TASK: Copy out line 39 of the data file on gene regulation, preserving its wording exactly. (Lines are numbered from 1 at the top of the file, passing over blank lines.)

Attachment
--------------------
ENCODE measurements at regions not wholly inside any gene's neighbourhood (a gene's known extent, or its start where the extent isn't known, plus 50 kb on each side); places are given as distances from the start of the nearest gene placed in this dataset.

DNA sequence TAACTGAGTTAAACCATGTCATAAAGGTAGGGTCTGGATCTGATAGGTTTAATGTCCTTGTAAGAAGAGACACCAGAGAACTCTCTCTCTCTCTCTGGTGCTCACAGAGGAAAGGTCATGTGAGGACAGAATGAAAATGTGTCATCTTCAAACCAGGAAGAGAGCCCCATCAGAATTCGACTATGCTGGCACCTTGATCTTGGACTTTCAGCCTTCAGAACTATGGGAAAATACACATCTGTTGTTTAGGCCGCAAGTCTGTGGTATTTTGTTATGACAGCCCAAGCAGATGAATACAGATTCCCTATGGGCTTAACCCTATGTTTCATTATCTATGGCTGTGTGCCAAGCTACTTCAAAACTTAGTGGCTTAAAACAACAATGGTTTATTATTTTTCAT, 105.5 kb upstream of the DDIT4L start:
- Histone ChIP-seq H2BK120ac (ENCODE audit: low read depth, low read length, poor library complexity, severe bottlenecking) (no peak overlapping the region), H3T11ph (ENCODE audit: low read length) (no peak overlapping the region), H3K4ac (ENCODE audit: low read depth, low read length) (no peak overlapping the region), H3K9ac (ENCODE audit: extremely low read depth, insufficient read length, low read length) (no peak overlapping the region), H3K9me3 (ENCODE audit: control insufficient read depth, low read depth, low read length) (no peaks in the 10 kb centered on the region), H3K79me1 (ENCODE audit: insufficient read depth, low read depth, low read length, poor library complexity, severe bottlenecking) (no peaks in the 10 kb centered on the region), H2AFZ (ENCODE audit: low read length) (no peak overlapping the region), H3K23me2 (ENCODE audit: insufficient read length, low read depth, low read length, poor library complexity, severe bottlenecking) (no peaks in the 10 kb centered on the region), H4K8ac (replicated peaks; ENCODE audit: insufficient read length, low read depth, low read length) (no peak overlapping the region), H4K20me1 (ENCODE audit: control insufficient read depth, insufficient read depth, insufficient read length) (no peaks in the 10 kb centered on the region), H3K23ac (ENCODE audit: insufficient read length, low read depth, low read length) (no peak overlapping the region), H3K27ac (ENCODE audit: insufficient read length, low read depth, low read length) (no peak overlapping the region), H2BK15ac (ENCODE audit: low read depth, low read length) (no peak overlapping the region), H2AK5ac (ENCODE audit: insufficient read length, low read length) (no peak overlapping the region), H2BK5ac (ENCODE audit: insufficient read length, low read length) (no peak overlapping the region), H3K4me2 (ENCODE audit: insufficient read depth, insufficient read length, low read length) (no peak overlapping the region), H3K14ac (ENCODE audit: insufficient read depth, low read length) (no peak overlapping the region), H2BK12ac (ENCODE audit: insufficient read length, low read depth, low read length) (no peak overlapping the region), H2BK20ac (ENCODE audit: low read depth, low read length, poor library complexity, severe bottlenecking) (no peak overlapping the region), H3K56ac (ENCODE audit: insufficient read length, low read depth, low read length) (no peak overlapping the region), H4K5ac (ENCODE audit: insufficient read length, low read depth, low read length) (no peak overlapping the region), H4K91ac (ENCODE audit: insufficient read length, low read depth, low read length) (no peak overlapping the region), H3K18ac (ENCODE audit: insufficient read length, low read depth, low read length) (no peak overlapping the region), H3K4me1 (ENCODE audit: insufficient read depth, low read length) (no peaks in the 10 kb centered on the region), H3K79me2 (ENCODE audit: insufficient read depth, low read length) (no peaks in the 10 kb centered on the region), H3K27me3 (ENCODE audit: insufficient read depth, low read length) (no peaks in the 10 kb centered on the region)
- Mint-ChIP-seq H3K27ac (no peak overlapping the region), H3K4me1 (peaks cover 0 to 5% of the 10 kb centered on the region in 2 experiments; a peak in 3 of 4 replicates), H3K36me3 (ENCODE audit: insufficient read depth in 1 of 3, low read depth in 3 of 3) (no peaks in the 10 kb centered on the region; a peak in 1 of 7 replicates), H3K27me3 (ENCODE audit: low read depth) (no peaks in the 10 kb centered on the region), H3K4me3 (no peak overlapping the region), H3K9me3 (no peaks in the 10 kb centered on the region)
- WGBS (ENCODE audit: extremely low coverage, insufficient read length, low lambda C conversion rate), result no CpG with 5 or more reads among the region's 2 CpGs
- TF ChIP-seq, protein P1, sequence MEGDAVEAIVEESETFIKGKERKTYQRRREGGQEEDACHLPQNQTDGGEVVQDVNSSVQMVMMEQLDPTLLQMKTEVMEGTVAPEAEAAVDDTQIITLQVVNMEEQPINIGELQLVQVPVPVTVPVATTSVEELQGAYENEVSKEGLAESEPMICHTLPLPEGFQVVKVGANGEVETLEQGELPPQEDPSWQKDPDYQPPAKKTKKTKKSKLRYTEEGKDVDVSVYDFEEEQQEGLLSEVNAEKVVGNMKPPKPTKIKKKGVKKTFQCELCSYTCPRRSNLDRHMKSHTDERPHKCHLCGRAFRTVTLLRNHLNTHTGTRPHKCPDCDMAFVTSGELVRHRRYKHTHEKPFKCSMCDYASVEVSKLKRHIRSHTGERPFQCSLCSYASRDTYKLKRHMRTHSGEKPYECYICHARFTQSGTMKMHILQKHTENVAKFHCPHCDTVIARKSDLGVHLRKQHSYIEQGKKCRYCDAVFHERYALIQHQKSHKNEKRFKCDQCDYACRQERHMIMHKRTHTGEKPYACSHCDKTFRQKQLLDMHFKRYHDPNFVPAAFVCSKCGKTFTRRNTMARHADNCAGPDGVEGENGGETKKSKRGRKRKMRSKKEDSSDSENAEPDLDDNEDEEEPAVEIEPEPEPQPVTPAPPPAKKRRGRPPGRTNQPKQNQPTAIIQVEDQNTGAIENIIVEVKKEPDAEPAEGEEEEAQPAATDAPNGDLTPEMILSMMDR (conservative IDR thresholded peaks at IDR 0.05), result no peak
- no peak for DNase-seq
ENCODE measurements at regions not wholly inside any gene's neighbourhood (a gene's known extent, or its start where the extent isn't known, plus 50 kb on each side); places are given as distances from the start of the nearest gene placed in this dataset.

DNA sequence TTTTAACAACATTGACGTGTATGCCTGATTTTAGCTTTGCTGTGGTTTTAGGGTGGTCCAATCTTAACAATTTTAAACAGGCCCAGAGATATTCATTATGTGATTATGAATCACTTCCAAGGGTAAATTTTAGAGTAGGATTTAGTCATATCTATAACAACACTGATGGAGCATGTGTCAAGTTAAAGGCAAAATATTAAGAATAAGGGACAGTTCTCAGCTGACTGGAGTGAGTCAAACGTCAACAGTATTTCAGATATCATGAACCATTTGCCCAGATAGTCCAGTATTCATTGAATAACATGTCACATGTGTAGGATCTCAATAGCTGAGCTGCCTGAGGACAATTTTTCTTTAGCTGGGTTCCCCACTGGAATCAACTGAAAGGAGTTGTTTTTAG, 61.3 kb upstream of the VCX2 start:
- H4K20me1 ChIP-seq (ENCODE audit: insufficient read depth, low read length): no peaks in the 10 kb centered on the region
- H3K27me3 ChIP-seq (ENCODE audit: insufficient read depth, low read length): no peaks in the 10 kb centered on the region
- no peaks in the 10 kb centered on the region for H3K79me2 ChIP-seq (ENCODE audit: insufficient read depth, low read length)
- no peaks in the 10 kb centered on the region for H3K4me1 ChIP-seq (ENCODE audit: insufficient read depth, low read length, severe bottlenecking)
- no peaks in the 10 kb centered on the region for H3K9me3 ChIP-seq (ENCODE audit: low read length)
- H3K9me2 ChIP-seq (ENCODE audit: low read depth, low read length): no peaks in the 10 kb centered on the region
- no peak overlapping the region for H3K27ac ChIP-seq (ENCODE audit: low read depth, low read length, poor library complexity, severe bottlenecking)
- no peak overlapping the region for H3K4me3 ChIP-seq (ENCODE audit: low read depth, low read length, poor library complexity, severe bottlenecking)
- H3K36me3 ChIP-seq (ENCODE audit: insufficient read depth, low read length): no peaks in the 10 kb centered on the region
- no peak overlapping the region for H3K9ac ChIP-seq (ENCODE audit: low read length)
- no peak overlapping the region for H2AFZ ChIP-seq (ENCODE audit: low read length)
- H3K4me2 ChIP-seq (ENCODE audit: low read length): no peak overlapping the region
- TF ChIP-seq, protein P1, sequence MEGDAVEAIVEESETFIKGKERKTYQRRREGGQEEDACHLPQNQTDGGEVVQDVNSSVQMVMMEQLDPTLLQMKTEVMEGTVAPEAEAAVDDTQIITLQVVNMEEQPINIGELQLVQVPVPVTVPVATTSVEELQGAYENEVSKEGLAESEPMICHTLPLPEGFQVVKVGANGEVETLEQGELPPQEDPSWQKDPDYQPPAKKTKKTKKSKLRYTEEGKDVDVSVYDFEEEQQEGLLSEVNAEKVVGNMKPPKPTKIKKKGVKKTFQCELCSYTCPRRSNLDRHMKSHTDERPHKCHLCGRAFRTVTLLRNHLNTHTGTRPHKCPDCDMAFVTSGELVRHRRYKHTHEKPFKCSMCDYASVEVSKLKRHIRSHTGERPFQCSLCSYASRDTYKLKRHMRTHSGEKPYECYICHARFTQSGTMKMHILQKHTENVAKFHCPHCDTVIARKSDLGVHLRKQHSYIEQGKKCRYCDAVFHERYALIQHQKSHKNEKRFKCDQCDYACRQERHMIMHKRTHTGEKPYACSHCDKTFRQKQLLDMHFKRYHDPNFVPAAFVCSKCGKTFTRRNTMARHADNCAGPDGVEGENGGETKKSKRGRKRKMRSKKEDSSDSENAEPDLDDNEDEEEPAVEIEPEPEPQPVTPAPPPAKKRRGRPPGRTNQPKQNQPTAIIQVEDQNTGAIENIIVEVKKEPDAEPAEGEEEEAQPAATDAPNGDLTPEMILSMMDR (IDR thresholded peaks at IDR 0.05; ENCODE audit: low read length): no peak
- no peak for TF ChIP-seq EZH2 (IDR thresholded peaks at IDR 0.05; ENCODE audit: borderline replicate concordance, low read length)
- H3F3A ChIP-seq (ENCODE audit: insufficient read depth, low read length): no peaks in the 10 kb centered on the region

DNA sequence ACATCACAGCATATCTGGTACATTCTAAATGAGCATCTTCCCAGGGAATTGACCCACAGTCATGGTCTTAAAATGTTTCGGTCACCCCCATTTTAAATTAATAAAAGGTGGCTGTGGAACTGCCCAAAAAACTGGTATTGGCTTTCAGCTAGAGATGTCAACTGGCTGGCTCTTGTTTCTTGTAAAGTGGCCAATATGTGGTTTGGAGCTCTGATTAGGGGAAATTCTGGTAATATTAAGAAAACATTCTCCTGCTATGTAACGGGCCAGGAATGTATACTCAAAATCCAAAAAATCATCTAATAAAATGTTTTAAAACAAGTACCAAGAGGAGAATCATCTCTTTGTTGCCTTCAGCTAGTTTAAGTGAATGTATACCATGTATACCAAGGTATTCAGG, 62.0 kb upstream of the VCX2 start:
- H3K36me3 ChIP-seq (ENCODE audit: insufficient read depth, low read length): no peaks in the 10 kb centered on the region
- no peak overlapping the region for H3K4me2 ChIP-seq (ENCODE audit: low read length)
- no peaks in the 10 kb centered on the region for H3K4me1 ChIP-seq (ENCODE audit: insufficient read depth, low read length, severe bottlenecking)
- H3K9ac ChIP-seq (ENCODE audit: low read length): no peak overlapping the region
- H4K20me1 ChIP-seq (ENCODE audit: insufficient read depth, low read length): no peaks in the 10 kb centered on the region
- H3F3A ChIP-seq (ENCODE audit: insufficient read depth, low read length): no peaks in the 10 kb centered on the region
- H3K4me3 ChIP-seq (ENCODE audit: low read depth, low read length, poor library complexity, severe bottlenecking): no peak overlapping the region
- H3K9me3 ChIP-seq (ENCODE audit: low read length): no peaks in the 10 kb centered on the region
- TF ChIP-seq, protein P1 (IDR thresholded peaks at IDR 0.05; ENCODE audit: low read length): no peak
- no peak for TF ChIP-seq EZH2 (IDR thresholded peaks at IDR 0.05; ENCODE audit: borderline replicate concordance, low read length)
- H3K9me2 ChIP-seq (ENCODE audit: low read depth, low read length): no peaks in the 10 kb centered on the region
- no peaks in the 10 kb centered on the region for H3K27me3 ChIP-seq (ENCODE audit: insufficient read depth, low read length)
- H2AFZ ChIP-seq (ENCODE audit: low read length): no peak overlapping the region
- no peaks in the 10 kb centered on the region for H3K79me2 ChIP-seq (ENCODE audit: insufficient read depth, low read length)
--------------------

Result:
- no peaks in the 10 kb centered on the region for H3K79me2 ChIP-seq (ENCODE audit: insufficient read depth, low read length)